Be sure to have your pro sign a buyer-broker agreement that legally obligates her to put your interests above all others, including sellers represented by brokers in her agency. Before choosing, interview at least three candidates. Pick the one who can refer you to at least three recent clients and who displays the keenest understanding of home values in your area--past and future.


Whether you're lining up financing for the house, condo or co-op you plan to buy or trying to refinance a home loan you already have, you'll face a Jedi-like challenge sorting through the panoply of mortgage options offered by lenders today. For help, you'll probably want to hire a mortgage broker, as about half of last year's 7.5 million mortgage borrowers did. The best of these pros can steer you to banks or mortgage companies offering the lowest loan rates. Often a top mortgage broker can save you a quarter of a percentage point on your rate. Equally important, these brokers can help you select the most appropriate mortgage. In exchange, the broker typically charges 1% to 2.5% of the mortgage amount, although the lender usually picks up the tab. For names of mortgage brokers in your area, call or e-mail the National Association of Mortgage Brokers (703-610-9009; or ask your real estate attorney for a referral.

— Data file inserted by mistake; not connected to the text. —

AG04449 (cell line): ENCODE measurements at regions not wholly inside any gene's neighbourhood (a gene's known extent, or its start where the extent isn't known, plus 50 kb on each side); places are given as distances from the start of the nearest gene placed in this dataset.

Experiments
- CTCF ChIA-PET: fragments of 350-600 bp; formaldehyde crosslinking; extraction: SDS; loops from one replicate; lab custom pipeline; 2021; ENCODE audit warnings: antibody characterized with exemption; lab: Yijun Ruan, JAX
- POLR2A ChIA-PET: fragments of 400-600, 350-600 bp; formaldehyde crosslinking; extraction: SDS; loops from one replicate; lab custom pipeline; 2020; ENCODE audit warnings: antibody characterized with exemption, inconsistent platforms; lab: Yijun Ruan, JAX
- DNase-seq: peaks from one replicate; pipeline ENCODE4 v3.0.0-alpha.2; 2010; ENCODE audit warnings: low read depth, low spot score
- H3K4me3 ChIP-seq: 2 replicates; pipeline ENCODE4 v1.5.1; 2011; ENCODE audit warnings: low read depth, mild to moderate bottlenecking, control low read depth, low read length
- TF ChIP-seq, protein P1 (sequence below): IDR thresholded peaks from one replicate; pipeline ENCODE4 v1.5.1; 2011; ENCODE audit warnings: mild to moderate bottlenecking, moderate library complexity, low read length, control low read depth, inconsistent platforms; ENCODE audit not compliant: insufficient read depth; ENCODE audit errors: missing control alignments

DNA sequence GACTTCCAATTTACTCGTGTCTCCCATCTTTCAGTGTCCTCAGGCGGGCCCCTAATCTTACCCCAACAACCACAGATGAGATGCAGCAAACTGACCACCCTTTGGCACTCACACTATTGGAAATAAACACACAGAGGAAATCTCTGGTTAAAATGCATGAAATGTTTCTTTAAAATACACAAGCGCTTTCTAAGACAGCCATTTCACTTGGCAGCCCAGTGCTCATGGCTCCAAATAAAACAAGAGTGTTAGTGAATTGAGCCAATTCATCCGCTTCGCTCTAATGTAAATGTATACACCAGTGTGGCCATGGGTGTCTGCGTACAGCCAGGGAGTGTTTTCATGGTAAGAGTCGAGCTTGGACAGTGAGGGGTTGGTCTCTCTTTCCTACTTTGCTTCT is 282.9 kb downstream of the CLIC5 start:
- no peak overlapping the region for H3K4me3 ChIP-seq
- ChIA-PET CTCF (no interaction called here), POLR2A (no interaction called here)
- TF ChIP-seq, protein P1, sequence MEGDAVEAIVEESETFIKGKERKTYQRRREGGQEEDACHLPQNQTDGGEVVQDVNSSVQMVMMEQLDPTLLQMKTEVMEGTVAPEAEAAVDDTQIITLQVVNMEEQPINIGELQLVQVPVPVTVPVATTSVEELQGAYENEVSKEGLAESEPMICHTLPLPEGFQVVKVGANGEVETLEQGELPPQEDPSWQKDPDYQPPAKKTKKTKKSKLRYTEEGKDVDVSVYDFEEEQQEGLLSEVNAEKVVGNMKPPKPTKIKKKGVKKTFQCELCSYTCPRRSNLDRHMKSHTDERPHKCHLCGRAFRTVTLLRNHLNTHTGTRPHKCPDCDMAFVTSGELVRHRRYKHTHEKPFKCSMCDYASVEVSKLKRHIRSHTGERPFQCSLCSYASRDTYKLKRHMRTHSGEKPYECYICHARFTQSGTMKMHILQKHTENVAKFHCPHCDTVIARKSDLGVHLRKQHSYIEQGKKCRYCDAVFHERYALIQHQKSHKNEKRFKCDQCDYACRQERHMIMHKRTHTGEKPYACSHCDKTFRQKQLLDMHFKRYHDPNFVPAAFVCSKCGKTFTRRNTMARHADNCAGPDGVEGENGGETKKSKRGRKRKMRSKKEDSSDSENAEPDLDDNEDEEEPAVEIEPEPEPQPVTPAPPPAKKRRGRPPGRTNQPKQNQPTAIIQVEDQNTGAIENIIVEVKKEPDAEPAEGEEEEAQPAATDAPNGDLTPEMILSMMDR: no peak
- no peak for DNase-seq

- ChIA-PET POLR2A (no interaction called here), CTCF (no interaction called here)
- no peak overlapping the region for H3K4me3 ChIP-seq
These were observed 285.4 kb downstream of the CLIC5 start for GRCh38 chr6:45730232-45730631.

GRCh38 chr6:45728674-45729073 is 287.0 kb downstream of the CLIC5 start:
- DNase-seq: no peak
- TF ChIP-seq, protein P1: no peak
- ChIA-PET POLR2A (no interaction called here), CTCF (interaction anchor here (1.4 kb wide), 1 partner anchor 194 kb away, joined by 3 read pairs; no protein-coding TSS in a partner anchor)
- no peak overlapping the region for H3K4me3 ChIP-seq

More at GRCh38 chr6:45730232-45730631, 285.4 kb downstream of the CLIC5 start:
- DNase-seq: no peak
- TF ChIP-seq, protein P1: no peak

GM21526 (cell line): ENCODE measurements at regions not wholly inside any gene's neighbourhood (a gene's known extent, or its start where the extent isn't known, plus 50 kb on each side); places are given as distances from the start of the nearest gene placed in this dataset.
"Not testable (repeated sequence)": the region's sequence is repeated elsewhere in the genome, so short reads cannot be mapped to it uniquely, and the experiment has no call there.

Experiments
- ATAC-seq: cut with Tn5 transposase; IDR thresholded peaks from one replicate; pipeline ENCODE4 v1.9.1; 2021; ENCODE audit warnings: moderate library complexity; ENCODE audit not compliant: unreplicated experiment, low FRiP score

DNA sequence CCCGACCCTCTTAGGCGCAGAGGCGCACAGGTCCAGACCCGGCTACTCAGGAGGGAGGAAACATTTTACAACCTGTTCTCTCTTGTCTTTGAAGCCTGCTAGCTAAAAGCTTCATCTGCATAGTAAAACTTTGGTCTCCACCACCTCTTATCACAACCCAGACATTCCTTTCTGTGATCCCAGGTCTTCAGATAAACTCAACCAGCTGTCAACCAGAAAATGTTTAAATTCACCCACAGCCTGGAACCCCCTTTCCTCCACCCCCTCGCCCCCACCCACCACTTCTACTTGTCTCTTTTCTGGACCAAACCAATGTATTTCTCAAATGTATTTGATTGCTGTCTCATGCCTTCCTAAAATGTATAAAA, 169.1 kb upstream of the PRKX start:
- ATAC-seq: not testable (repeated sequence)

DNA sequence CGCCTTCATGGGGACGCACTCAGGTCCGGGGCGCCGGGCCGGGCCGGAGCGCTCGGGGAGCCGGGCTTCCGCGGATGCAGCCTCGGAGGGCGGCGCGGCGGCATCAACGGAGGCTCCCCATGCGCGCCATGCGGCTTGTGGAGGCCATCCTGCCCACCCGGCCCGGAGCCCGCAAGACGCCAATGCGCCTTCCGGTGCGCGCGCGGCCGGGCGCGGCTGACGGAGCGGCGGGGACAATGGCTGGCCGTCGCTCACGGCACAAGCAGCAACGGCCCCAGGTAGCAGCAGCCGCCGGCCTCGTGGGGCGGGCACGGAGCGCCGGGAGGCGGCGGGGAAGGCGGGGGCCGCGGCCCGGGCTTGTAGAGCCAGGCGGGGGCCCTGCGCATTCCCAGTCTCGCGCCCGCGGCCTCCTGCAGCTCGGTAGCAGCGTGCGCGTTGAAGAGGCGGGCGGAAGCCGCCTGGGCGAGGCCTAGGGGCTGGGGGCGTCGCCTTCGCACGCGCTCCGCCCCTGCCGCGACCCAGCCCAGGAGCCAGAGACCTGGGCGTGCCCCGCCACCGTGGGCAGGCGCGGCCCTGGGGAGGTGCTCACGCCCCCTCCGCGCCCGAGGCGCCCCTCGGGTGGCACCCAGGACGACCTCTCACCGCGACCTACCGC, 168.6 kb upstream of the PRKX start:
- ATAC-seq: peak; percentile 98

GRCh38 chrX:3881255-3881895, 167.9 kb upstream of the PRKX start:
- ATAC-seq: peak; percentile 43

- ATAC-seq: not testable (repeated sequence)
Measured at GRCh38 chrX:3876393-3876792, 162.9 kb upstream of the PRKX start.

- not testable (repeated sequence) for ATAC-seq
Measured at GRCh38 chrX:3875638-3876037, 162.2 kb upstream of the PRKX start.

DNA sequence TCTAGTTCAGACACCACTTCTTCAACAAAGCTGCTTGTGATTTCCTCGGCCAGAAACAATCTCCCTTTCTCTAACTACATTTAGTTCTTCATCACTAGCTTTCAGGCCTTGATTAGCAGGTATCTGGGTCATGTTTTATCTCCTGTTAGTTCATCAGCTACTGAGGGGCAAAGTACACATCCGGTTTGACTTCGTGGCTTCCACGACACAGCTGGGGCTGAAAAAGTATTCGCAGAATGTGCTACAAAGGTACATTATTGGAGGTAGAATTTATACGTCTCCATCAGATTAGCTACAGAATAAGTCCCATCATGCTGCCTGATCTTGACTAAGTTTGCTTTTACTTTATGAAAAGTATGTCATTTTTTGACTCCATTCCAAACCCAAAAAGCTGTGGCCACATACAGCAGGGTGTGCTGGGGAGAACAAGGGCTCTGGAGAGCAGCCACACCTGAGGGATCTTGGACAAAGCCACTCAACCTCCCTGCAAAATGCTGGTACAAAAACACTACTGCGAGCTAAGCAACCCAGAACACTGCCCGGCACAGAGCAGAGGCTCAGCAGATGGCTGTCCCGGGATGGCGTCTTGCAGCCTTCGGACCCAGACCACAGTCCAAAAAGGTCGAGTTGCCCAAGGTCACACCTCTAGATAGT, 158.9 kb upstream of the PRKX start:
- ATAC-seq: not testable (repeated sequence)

Caveat: A recent class-action suit in Virginia accused some mortgage brokers of pocketing cash kickbacks for steering clients to lenders offering high-rate loans. The case has yet to be decided. So make sure the rate on the loan your broker suggests is within a quarter of a point or so of the average mortgage rates listed in your newspaper. Also, call your state banking department to see if your state is one of the 43 that license mortgage brokers. If it is, check that your broker's record lists no violations.

Perhaps the greatest service a mortgage broker can offer is matching you with the type of loan that best suits your housing profile. For example, if you expect to be among the 40% of homeowners who sell a house within seven years of buying it, a broker might suggest one of the increasingly popular hybrid adjustable-rate mortgages (ARMs) rather than a 30-year fixed-rate loan. By opting for a so-called 5/1 ARM, for example, you'll get the security of knowing that you can lock in a below- market rate for five years (recently 7.19%), after which the rate is adjusted annually. On a $150,000 mortgage, choosing a 5/1 ARM over a 30-year fixed loan would reduce your monthly payment by 6% to $1,017--and save you $4,996 in interest in the first five years of the loan.

If you lack cash, a resourceful mortgage broker can direct you to a lender offering low-down-payment loans. Despite the enduring myth that you need to put down 20% of the purchase price of a house, the reality is that half of all buyers in 1996 made down payments of 10% or less--and nearly all mortgage lenders now offer loans that let you get in for as little as 5%. Such mortgages usually carry the same rate as conventional loans, but if your down payment is less than 20%, lenders typically require that you buy a mortgage insurance policy, guaranteeing your loan will be repaid if you default. Figure on paying up to 0.75% of the mortgage amount annually, or about $78 a month for a $125,000 loan.